UN urges quick implementation of CAR cease-fire
UNITED NATIONS (AP) — The U.N. Security Council on Thursday called on Muslim and Christian factions battling in Central African Republic to immediately implement a cease-fire agreement they signed this week.
A press statement approved by all 15 council members welcomed Wednesday’s signing in neighboring Republic of Congo but stressed that the agreement is only “a first step” to ensure “durable peace, respect for human rights, protection of civilians and the rule of law.”
Central African Republic has been in turmoil since an alliance of Muslim rebel groups known as the Seleka overthrew the longtime president in March 2013. They quickly became despised by Christians in the capital after Muslim fighters went on looting sprees, raping and killing civilians at random.
An armed Christian movement known as the anti-Balaka, aided by the ex-president’s loyalists, retaliated. Thousands have been killed since the political crisis deepened in December and ignited unprecedented sectarian bloodshed.
The sectarian fighting has led much of the Muslim population to flee to the north or neighboring countries. The Security Council stressed “the paramount importance of preserving the unity and territorial integrity” of the Central African Republic.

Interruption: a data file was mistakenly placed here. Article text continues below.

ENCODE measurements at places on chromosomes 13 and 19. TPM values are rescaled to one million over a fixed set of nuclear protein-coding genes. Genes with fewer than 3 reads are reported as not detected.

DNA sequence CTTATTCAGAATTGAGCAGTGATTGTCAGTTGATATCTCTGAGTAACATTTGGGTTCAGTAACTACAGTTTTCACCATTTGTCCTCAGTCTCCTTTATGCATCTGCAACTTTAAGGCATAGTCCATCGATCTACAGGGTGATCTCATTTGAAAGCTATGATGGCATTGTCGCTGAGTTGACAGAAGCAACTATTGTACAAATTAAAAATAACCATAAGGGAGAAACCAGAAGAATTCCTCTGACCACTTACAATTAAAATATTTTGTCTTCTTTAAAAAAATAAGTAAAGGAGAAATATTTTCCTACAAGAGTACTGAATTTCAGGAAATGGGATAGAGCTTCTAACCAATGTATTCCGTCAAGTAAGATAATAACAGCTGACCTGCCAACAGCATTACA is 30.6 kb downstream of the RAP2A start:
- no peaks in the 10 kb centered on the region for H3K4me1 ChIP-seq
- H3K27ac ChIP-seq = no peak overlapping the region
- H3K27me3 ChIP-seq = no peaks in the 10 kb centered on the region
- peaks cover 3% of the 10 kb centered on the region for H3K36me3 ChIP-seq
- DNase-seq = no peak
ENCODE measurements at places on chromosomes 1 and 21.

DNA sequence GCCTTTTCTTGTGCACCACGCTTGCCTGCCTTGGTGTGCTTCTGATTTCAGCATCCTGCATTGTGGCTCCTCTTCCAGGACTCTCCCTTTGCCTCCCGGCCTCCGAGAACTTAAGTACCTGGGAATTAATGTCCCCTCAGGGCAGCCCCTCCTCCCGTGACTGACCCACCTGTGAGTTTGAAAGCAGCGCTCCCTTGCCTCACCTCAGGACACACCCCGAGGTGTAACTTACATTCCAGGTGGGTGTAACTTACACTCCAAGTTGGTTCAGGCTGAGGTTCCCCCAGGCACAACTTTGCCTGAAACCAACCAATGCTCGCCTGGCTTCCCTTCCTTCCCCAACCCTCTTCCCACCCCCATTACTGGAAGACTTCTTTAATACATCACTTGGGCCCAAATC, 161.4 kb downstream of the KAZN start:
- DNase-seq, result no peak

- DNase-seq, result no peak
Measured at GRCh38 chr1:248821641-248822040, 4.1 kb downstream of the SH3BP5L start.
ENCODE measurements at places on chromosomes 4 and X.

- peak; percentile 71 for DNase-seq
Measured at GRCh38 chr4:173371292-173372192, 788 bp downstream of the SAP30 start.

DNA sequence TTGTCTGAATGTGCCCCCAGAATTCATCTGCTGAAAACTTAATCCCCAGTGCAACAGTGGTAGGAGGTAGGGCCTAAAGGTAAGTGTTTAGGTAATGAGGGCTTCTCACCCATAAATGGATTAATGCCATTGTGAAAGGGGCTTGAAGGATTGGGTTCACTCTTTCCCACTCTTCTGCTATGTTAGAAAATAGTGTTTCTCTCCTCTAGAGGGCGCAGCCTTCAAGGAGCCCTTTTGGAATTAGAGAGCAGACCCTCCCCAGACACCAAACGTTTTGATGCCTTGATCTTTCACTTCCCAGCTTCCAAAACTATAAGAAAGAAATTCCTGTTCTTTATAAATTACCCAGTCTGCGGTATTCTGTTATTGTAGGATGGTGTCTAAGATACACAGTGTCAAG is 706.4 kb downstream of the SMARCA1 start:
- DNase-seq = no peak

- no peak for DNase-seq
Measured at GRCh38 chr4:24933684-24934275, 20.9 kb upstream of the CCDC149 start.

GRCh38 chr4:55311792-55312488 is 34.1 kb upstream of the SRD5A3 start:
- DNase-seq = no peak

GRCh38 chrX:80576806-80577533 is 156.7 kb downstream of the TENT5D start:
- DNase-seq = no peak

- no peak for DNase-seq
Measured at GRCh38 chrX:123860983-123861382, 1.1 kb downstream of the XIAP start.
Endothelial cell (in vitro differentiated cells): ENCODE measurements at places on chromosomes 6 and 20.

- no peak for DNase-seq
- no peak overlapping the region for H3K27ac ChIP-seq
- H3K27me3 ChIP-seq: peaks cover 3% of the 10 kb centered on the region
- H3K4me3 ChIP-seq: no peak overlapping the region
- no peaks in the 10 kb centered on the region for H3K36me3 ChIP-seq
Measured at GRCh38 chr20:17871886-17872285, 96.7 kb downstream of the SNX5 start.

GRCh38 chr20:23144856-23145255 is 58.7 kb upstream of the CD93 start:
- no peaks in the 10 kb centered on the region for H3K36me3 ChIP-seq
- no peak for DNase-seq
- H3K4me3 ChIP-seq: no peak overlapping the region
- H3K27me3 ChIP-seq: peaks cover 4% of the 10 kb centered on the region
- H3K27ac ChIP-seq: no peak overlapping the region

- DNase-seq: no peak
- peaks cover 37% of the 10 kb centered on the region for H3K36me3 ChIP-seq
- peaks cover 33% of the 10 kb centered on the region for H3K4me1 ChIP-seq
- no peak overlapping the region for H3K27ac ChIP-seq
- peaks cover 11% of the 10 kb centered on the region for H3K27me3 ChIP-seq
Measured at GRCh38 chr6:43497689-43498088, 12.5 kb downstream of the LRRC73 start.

The council also reiterated its call on the country’s weak transitional government to accelerate preparations for national elections by February, although violence is still raging.
Sylvain Groulx, the outgoing head of Doctors Without Borders’ mission in the country, told a U.N. news conference that the disaster he witnessed over the past two years “is only worsening.”
A mortality study by the medical aid organization showed “catastrophic levels of mortality” among some Muslim communities, due mainly to targeted violence against them, he said.
Groulx said the study involved more than 3,400 families, representing 32,768 people, who fled the violence in Central African Republic and are now in a refugee settlement in Chad. It found that more than 33 percent of the families had lost at least one family member between November and April, the vast majority killed by gunshot, machete, grenade or other blast wounds, he said.